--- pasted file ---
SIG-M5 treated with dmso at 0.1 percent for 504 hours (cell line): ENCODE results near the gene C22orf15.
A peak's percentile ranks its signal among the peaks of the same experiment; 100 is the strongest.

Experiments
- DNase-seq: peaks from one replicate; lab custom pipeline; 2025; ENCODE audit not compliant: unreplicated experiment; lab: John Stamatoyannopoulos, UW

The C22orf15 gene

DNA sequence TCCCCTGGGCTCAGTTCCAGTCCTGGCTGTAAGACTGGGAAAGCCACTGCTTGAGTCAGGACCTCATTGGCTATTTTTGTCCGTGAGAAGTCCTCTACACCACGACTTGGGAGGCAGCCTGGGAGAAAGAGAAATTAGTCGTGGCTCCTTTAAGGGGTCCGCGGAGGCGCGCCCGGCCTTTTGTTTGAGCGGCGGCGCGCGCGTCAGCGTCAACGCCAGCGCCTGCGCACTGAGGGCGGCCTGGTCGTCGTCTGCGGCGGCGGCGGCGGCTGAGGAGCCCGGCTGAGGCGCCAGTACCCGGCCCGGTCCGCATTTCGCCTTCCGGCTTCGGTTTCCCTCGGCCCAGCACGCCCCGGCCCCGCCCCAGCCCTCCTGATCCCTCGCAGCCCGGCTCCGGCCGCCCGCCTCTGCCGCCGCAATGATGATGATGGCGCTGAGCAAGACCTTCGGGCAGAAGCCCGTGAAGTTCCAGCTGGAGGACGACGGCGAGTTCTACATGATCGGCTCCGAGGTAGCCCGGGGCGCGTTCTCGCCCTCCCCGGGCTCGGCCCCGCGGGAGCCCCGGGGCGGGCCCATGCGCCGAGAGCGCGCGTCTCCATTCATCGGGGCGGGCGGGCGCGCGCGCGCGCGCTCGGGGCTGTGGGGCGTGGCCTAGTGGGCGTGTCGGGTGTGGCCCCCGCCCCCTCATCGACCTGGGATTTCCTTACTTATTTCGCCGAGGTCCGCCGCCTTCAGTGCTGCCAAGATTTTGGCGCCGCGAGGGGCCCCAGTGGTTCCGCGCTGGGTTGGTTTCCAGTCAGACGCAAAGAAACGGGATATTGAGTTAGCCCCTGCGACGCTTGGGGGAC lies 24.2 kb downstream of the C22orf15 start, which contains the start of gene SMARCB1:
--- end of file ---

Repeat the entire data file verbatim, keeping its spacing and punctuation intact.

SIG-M5 treated with dmso at 0.1 percent for 504 hours (cell line): ENCODE results near the gene C22orf15.
A peak's percentile ranks its signal among the peaks of the same experiment; 100 is the strongest.

Experiments
- DNase-seq: peaks from one replicate; lab custom pipeline; 2025; ENCODE audit not compliant: unreplicated experiment; lab: John Stamatoyannopoulos, UW

The C22orf15 gene

DNA sequence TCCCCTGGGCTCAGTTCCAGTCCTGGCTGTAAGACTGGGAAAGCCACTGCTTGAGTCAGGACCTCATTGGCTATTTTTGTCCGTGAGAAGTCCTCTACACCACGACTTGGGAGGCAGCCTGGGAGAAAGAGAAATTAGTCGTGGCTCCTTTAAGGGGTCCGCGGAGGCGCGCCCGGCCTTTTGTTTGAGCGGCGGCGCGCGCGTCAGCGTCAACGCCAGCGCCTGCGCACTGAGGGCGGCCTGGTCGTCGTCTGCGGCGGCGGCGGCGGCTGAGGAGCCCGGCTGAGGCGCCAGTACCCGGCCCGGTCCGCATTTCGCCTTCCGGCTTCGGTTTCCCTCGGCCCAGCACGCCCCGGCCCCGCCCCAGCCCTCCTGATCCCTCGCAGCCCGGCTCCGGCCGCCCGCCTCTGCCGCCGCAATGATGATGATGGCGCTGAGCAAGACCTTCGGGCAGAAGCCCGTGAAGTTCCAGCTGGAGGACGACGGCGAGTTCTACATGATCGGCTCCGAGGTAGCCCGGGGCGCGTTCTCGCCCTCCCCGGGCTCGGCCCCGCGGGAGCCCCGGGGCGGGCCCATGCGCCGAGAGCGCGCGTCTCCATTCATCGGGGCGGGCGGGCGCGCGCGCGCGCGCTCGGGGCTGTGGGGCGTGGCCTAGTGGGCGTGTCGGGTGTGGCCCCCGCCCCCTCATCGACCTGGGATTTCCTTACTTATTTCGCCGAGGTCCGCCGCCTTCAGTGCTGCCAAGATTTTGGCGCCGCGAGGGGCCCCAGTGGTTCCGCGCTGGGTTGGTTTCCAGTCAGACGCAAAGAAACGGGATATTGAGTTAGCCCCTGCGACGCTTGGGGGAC lies 24.2 kb downstream of the C22orf15 start, which contains the start of gene SMARCB1: